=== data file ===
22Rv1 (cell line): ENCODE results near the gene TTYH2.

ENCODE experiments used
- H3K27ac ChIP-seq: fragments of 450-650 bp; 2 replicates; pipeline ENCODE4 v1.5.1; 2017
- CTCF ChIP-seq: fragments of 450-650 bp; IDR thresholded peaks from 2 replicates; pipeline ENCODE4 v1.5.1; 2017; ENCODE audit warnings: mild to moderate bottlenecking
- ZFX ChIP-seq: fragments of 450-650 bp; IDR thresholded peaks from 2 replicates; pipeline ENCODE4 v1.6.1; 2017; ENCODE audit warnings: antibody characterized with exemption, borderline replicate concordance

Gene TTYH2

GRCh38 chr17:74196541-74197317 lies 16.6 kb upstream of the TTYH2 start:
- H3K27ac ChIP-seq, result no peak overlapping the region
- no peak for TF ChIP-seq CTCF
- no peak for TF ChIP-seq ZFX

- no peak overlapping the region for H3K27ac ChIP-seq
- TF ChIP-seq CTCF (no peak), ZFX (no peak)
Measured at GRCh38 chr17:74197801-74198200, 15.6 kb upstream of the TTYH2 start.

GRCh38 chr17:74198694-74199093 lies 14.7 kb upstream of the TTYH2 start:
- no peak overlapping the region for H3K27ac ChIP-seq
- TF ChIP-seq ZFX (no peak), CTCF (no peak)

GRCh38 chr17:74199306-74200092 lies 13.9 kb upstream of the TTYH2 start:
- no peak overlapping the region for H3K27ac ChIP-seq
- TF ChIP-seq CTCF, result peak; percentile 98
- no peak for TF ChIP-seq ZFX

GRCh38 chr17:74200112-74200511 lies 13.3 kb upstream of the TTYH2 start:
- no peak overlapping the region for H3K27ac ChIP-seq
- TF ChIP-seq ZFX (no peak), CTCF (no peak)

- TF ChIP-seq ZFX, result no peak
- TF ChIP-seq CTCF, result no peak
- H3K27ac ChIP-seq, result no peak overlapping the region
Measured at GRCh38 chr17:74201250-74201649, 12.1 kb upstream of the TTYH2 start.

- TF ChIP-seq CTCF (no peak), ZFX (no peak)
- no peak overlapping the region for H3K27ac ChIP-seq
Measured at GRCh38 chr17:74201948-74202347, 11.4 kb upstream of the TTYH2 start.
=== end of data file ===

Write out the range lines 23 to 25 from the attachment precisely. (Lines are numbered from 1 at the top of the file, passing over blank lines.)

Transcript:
- TF ChIP-seq ZFX (no peak), CTCF (no peak)

- TF ChIP-seq ZFX, result no peak
- TF ChIP-seq CTCF, result no peak